/PRNewswire-FirstCall/ -- Eli Lilly and Company and Boehringer Ingelheim Pharmaceuticals, Inc. today jointly announced that Lilly has withdrawn from the U.S. FDA's Division of Reproductive and Urologic Drug Products its New Drug Application for duloxetine hydrochloride for the treatment of stress urinary incontinence (SUI). This decision was based on discussions with the FDA suggesting the agency is not prepared at this time to grant approval for duloxetine for the treatment of the SUI patient population based on the data package submitted. The companies will evaluate all options for next steps once they have had time to fully understand the FDA's perspective. Ongoing clinical trials for duloxetine SUI will continue. This action does not affect the marketing status of duloxetine for the indications of depression and diabetic peripheral neuropathic pain (DPNP) in the United States or the SUI and depression indications outside of the United States. "Despite this decision, we continue to have confidence in duloxetine, which is currently available for the treatment of stress urinary incontinence in many other countries," said Sidney Taurel, chairman, president and chief executive officer, Eli Lilly and Company. "We are certainly disappointed with this outcome but are committed to exploring our options for duloxetine, as millions of American women who suffer from SUI do not currently have a pharmaceutical option to help manage their condition," stated Dr. Alessandro Banchi, chairman of the Board of Managing Directors of Boehringer Ingelheim. Duloxetine for the treatment of SUI, marketed as Yentreve(R) and AriClaim(R) outside of the United States, has been deemed safe and effective by regulatory authorities that have granted its approval in 27 countries throughout the world. Duloxetine for the treatment of major depressive disorder and DPNP has already been approved by the U.S. FDA as a safe and effective treatment under the brand name Cymbalta(R). The European Commission has approved duloxetine under the trade names of Cymbalta(R) and Xeristar(R) for major depressive episodes. Throughout the world, the drug is approved in 30 countries for major depression. About SUI SUI is the accidental leakage of urine during physical activities such as sneezing, coughing, laughing, lifting or exercising. It is an embarrassing and bothersome medical condition that affects nearly 15 million adult women in the United States(1,2) and can have a significant impact on quality of life. With nearly twice the prevalence of urge incontinence, SUI is the most common form of urinary incontinence among women.(3) Although common, it is a medical condition that is not normal at any age; unfortunately, many women do not seek treatment because they are embarrassed, fear surgery, or believe that it is a normal part of aging and that nothing can be done about it. The primary causes of SUI are weakness of the urethral sphincter and/or diminished pelvic support of the bladder and urethra. Risk factors include obesity, childbirth, chronic coughing, and constipation.(4) About Duloxetine Based on preclinical studies, duloxetine for SUI is a dual reuptake inhibitor and is believed to affect SUI by blocking the reuptake of serotonin and norepinephrine in the spinal cord.(3) The increase in the neurotransmitters in turn stimulates increased activity of the pudendal nerve that controls the external urethral sphincter. This stimulation is believed to increase contraction of the external urethral sphincter, thereby helping prevent accidental urine leakage with physical activity. Clinical studies of duloxetine for the treatment of SUI have shown the most commonly reported adverse events (incidence of greater than or equal to 5 percent and significantly more common than placebo) reported by patients receiving duloxetine have been nausea, dry mouth, fatigue, insomnia, constipation, headache, dizziness, somnolence (drowsiness) and diarrhea.(5) About Cymbalta Cymbalta (sim-BAWL'-tuh) is indicated in the United States for the treatment of major depression and the management of diabetic peripheral neuropathic pain, both in adults. As Cymbalta has not been studied in children, Lilly discourages its use in those under 18. Cymbalta should not be confused with Symbyax(TM) (pronounced SIMM-bee-ax), a medicine for bipolar depression also marketed by Lilly. Symbyax is a combination of olanzapine, the active ingredient in Zyprexa(R), and fluoxetine, the active ingredient in Prozac(R). Symbyax is available in capsules of 6 mg/25 mg (olanzapine/fluoxetine), 12 mg/25 mg, 6 mg/50 mg and 12 mg/50 mg. Cymbalta is available in 20 mg, 30 mg and 60 mg capsules. Important Safety Information In clinical studies, antidepressants increased the risk of suicidal thinking and behavior in children and adolescents with depression and other psychiatric disorders. Anyone considering the use of Cymbalta or any other antidepressant in a child or adolescent must balance the risk with the clinical need. Patients who are starting therapy should be observed closely. Families and caregivers should discuss with the doctor any observations of worsening depression symptoms, suicidal thinking and behavior, or unusual changes in behavior. Cymbalta is not approved for use in patients under the age of 18. Patients on antidepressants and their families or caregivers should watch for worsening depression symptoms, unusual changes in behavior and thoughts of suicide, as well as for anxiety, agitation, panic attacks, difficulty sleeping, irritability, hostility, aggressiveness, impulsivity, restlessness, or extreme hyperactivity. Call the doctor if you have thoughts of suicide or if any of these are severe or occur suddenly. Be especially observant at the beginning of treatment or whenever there is a change in dose. Prescription Cymbalta is not for everyone. People who are allergic to duloxetine hydrochloride or the other ingredients in Cymbalta should not take it. If you have recently taken a type of antidepressant called a monoamine oxidase inhibitor (MAOI), are taking thioridazine or have uncontrolled narrow- angle glaucoma, you should not take Cymbalta. Talk with your doctor before taking Cymbalta if you have liver or kidney problems, glaucoma or consume large quantities of alcohol. Women who are pregnant should talk with their doctor before taking Cymbalta. Breast feeding while taking Cymbalta is not recommended. In clinical studies of Cymbalta for depression, the most common side effects were nausea, dry mouth, constipation, decreased appetite, fatigue, sleepiness, and increased sweating. Cymbalta also is approved for the management of neuropathic pain associated with diabetic peripheral neuropathy. In clinical studies of Cymbalta in these patients, the most common side effects were nausea, sleepiness, dizziness, constipation, dry mouth, increased sweating, decreased appetite, and muscle weakness. In all clinical trials, most people were not bothered enough by side effects to stop taking Cymbalta. Your doctor may periodically check your blood pressure. Don't stop taking Cymbalta without talking to your doctor. For full prescribing information, visit www.Cymbalta.com. About Lilly and Boehringer Ingelheim In November 2002, Eli Lilly and Company and Boehringer Ingelheim signed a global long-term agreement to jointly develop and commercialize duloxetine hydrochloride for the treatment of stress urinary incontinence (SUI), depression and diabetic peripheral neuropathic pain (DPNP). This partnership covers most countries worldwide with few exceptions. In the U.S., the collaboration focuses on SUI and excludes depression and DPNP. Eli Lilly and Company Lilly, a leading innovation-driven corporation, is developing a growing portfolio of first-in-class and best-in-class pharmaceutical products by applying the latest research from its own worldwide laboratories and from collaborations with eminent scientific organizations. Headquartered in Indianapolis, Ind., Lilly provides answers-through medicines and information- for some of the world's most urgent medical needs. Additional information about Lilly is available on www.lilly.com. Boehringer Ingelheim Pharmaceuticals, Inc. Boehringer Ingelheim Pharmaceuticals, Inc., based in Ridgefield, Conn., is the largest U.S. subsidiary of Boehringer Ingelheim Corporation (Ridgefield, Conn.) and a member of the Boehringer Ingelheim group of companies. The Boehringer Ingelheim group of companies is one of the world's 20 leading pharmaceutical companies. Headquartered in Ingelheim, Germany, it operates globally with 152 affiliates in 45 countries and more than 34,000 employees. Since it was founded in 1885, the family-owned company has been committed to researching, developing, manufacturing and marketing novel products of high therapeutic value for human and veterinary medicine. In 2003, Boehringer Ingelheim posted net U.S. sales of $8.37 billion (7.4 billion euro), while spending more than one fifth of net sales in its largest business segment--prescription medicines--on research and development. For more Prescribing Information, please visit www.boehringer-ingelheim.com. * Note to Editors: Duloxetine for major depressive episodes will be marketed by Lilly and Boehringer Ingelheim in all countries included in the partnership under the brand name Cymbalta(R), except for Greece, Italy and Spain. In Greece, Italy and Spain Lilly will market the product as Cymbalta and Boehringer Ingelheim will market the product as Xeristar(R). In the USA the collaboration does not include Cymbalta. In the USA, the collaboration excludes neuroscience indications. Duloxetine for stress urinary incontinence will be marketed by Lilly and Boehringer Ingelheim in all countries included in the partnership under the brand name Yentreve(R), except for Greece, Italy and Spain. In Greece, Italy and Spain Lilly will market the product as Yentreve and Boehringer Ingelheim will market the product as AriClaim(R). P-LLY This press release contains forward-looking statements about the potential of duloxetine for the treatment of stress urinary incontinence and reflects Lilly's current beliefs. However, as with any pharmaceutical product under development, there are substantial risks and uncertainties in the process of development and/or regulatory review. There is no guarantee that the product will receive regulatory approvals and any indication for which it is approved will be determined at the discretion of the Food and Drug Administration. There is also no guarantee that the product will prove to be commercially successful. For further discussion of these and other risks and uncertainties, see Lilly's filings with the United States Securities and Exchange Commission. Lilly undertakes no duty to update forward-looking statements. REFERENCES 1. Diokno A, Burgio K, Fultz N, Kinchen K, Obenchain R, and Bump R. Medical and self-care practices reported by women with urinary incontinence. Am J Managed Care. 2004;10:69-78. The estimate of STRESS URINARY INCONTINENCE prevalence was derived from Diokno et al and based on STRESS URINARY INCONTINENCE prevalence as determined by Hampel et al and by Diokno et al. 2. US Census 2000 Briefs (Age & Gender), US Department of Commerce Web site. 3. Thor K, Katofiasc M. Effects of duloxetine, a combined serotonin and norepinephrine reuptake inhibitor, on central neural control of lower urinary tract function in the chloralose-anesthetized female cat. J Pharmacol Exp Ther. 1995; 274:1014-1024. 4. Fultz NH, Burgio, K, Diokno A, Kinchen K, Obenchain R, and BumpR. Burden of stress urinary incontinence for community-dwelling women. Am J Obstet Gynecol. 2003; 189: 1275-1282. 5. Hurley D, Turner C, Baygani S, Yalcin I, and Viktrup L. Duloxetine for stress urinary incontinence: A meta-analysis of safety. Poster presented at the International Federation of Gynaecology and Obstetrics (FIGO) World Congress, Santiago, Chile. 2-7 November 2003. (Logo: http://www.newscom.com/cgi-bin/prnh/20031219/LLYLOGO http://www.newscom.com/cgi-bin/prnh/20040122/BILOGO )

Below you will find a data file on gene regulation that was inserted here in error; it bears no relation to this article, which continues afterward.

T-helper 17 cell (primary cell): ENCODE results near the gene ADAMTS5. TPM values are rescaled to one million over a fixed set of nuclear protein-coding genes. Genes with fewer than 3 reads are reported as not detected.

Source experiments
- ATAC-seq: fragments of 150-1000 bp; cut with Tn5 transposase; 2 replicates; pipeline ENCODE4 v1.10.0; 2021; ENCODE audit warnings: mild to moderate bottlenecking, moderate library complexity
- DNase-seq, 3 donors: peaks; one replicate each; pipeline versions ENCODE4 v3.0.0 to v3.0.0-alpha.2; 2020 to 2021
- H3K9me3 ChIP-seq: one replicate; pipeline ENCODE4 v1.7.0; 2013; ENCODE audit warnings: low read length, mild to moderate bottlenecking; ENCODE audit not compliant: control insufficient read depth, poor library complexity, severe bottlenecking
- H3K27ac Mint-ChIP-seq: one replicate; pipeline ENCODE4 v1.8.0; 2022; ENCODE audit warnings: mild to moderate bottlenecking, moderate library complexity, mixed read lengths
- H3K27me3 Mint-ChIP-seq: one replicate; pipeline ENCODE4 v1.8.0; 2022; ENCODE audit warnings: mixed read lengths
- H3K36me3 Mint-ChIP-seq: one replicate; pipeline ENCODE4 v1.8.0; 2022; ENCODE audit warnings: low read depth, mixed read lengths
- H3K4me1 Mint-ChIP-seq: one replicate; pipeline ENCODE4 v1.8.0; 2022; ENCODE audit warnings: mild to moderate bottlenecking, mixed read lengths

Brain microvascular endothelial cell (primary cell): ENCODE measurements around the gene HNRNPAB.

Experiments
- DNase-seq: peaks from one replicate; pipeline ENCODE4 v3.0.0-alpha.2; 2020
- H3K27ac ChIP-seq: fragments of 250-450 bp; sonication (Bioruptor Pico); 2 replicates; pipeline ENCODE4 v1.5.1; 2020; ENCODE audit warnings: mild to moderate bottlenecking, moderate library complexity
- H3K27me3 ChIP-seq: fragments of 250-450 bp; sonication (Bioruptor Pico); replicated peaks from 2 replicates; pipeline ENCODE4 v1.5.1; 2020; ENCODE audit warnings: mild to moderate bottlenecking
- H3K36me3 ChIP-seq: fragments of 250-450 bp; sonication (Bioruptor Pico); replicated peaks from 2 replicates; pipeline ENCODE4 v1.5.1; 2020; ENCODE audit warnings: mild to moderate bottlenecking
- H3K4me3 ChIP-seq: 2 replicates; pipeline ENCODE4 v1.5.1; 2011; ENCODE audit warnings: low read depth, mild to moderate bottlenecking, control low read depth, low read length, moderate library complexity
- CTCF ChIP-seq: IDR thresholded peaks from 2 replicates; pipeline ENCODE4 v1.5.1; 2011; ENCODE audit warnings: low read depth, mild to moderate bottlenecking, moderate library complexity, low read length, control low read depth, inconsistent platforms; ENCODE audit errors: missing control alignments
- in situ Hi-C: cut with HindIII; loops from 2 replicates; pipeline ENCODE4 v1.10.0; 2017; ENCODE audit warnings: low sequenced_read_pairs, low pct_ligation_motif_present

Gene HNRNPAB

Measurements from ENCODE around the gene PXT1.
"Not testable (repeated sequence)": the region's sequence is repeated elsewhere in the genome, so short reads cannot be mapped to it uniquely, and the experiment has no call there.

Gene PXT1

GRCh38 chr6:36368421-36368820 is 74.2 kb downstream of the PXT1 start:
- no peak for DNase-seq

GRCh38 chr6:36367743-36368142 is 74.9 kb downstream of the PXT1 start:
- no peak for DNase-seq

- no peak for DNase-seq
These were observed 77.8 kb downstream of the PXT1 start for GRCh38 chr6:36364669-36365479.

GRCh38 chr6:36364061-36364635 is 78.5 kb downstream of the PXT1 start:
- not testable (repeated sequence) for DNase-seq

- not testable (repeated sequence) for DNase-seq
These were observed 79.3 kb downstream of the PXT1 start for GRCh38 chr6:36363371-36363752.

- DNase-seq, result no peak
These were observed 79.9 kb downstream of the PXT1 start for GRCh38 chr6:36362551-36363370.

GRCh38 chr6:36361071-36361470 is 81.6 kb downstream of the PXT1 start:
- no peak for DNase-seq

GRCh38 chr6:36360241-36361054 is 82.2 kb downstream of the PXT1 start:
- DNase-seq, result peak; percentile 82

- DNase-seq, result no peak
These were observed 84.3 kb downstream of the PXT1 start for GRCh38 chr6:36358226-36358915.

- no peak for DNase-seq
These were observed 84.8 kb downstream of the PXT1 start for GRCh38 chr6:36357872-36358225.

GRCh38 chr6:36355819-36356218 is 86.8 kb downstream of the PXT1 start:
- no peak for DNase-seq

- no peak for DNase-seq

SOURCE Eli Lilly and Company; Boehringer Ingelheim Pharmaceuticals, Inc.